NATHAN CHAN/THE VARSITY

Since gaining international media attention for his YouTube lecture series on gender and political correctness, Psychology Professor Jordan Peterson has seen a spike in donations to his Patreon account.

Peterson has been soliciting donations from Patreon, a website that allows supporters of its members to contribute a recurring monthly amount, since March 18, 2016. The page was initially established to facilitate donations to support his creation of YouTube lectures on psychology.

Since the first video on political correctness was released on September 27, his earnings per month through Patreon have increased over 500 per cent, from $1,177.17 to $8,134.23. The number of patrons has also increased significantly, from 180 to 784 as of press time.

Peterson stated in a comment to The Varsity that with the money, he is “trying to determine how to best use YouTube for educational purposes, and to improve the videos” that he has been uploading.

At press time, Peterson had not uploaded a video on psychology since the release of his political correctness videos.

Users of the site can increase monthly goals that will allow them to create new content. When Peterson opened his account, his goal was to raise $1,000 a month which he would use to transcribe his lectures.

After that goal was reached, he sought $2,000 a month to create a home video studio and “concentrate on producing more YouTube videos.” Currently, Peterson is seeking $10,000 a month, so that he can hire “two cameramen, with the proper equipment” to record his classes next year.

A portion of Peterson’s Patreon page states, “The additional financial support helps me remain confident that I can remain independent in my thinking and less vulnerable to institutional pressure, should that be brought to bear.”

When asked to elaborate on this, Peterson replied that he had “no idea how stable” his position at U of T is. He referenced the letters he received from Vice-Provost, Faculty and Academic Life Sioban Nelson, Arts and Science Dean David Cameron, and Department of Psychology Chair Susanne Ferber.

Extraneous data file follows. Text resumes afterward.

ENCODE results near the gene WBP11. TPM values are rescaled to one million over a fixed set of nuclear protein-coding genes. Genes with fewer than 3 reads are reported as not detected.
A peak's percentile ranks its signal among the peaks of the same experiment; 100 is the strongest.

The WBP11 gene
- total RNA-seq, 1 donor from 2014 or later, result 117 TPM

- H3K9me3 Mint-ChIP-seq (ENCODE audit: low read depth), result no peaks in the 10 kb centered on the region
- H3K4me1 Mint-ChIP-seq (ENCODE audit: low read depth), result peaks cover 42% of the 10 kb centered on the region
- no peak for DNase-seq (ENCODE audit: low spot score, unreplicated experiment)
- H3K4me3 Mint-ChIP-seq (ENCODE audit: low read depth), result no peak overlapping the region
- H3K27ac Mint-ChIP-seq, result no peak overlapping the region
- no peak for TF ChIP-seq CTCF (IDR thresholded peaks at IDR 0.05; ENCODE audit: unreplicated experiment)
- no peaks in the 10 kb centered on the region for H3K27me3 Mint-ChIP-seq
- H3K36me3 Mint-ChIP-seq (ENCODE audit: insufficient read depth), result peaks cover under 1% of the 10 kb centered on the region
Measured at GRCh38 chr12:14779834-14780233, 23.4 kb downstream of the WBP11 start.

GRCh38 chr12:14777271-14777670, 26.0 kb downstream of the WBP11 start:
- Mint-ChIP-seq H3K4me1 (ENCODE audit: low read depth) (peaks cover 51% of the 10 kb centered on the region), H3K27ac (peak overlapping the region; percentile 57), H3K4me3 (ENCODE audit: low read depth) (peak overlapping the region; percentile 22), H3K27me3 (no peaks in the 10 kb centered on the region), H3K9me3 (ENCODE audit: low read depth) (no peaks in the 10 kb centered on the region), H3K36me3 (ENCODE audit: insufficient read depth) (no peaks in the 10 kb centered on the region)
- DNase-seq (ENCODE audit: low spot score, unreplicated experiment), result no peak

“That speaks for itself. I’m not counting on any stability in my job whatsoever given recent events,” he said.

Peterson is a tenured professor; the university describes it in its policy on professional appointments as: “the holding by a member of the professorial staff of the University of a continuing full-time appointment which the University has relinquished the freedom to terminate before the normal age of retirement except for cause,” or other extenuating circumstances which the policy describes as grounds for termination.

An hour after the initial statement was sent to The Varsity, Peterson expressed frustration at this newspaper’s pursuit of this article. “Here’s an idea, why don’t you do a story on the fact that my YouTube channel, prior to this political firestorm, had already attracted a million viewers? That means I brought advanced psychology knowledge to a million people – free,” he said in the email.

He continued: “But you can’t do that, because you are so blinded by your damnable ideology that you muckrake instead. Why do good, when you can advance your ideological presumptions, and find someone to hate?”

The site also allows Patrons to collect different rewards, based on the amount of their monthly contribution. One of the rewards that Peterson offers is a set of login credentials to the SelfAuthoring Suite, a psychology website created by Peterson that aims to help users perform an “in-depth analysis of [their] own personality.” Patrons that contribute $10.00 a month are also rewarded with a copy of his book.

Those who contribute amounts of $50.00 or more per month are additionally rewarded with a conversation with Peterson via video chat. Currently, 27 people contribute an amount of $50 or more to Peterson’s page monthly.

In addition to the Patreon page, Peterson has been selling “Pokemon PC” sticker sets in sheets of 50 for $12.94 plus $4.95 shipping or sheets of 100 for $19.95 plus $4.95 shipping on eBay. According to Peterson, the stickers are being sold “for their printing price plus the cost of the administrative work and postage required on top of that.” Peterson did not clarify what is included in the cost of administrative work, when asked.

The stickers are intended to accompany an upcoming app that mimics the popular Pokémon Go app. Those that purchase the stickers are invited to “look for posters that advertise the PC Game” and then paste a sticker onto the poster. Then, players can upload photos of their handiwork to the app. Peterson confirmed that the app would be free.

Peterson declined further requests for comment on the Pokemon PC game, telling The Varsity, “You’re clearly searching for a reason to discredit what I’m doing and who I am. Why would I participate in that?”

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